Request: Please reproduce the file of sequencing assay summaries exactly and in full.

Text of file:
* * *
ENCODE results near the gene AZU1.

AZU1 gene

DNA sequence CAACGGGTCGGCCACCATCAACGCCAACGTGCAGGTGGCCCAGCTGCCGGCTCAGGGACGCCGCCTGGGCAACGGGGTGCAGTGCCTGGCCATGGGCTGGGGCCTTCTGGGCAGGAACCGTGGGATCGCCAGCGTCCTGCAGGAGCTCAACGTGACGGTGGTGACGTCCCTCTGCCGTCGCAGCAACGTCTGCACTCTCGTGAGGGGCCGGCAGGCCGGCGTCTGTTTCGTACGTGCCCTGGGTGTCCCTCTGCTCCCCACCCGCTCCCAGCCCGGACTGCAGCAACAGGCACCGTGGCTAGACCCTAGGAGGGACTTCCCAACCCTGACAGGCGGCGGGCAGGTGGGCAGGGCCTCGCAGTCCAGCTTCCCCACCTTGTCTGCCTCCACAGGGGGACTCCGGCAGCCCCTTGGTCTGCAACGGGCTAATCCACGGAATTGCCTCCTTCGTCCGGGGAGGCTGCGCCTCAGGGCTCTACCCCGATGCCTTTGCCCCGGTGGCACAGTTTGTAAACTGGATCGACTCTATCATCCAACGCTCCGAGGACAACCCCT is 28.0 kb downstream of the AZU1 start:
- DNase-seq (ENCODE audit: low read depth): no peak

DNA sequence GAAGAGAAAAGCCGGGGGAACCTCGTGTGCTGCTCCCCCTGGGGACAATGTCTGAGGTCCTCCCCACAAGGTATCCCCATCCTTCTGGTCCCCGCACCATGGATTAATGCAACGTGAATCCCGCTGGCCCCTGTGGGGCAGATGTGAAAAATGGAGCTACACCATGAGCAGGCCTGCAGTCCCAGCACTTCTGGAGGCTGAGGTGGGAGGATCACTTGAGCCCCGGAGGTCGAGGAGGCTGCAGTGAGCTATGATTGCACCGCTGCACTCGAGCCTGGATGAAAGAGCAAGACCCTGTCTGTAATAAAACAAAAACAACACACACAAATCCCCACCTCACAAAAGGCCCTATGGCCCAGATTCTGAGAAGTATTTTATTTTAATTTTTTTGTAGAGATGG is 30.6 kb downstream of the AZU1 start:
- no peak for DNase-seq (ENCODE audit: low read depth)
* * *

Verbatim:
ENCODE results near the gene AZU1.

AZU1 gene

DNA sequence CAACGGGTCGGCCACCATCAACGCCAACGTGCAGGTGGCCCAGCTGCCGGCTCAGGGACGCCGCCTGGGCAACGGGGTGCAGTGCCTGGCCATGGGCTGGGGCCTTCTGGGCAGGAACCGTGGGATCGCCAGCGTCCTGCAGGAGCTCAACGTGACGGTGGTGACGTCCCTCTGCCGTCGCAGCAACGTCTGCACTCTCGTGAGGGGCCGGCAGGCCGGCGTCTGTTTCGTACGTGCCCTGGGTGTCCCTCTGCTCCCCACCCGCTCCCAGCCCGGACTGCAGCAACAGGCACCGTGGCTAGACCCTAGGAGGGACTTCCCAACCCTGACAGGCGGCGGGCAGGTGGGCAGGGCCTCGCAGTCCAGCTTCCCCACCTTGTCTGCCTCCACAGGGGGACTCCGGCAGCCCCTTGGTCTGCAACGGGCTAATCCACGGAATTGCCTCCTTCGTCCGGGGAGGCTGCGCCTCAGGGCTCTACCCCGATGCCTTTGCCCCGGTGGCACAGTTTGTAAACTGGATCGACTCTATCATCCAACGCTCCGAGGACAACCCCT is 28.0 kb downstream of the AZU1 start:
- DNase-seq (ENCODE audit: low read depth): no peak

DNA sequence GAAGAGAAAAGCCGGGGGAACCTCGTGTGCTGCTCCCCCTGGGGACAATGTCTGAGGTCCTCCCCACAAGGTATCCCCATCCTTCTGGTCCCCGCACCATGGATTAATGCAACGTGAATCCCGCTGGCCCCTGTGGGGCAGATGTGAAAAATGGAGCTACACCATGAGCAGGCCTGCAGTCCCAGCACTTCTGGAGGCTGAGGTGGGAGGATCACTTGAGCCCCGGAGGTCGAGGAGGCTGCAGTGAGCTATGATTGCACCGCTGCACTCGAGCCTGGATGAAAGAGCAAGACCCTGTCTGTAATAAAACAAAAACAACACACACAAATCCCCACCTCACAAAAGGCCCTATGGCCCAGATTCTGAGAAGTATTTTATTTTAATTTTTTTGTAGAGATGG is 30.6 kb downstream of the AZU1 start:
- no peak for DNase-seq (ENCODE audit: low read depth)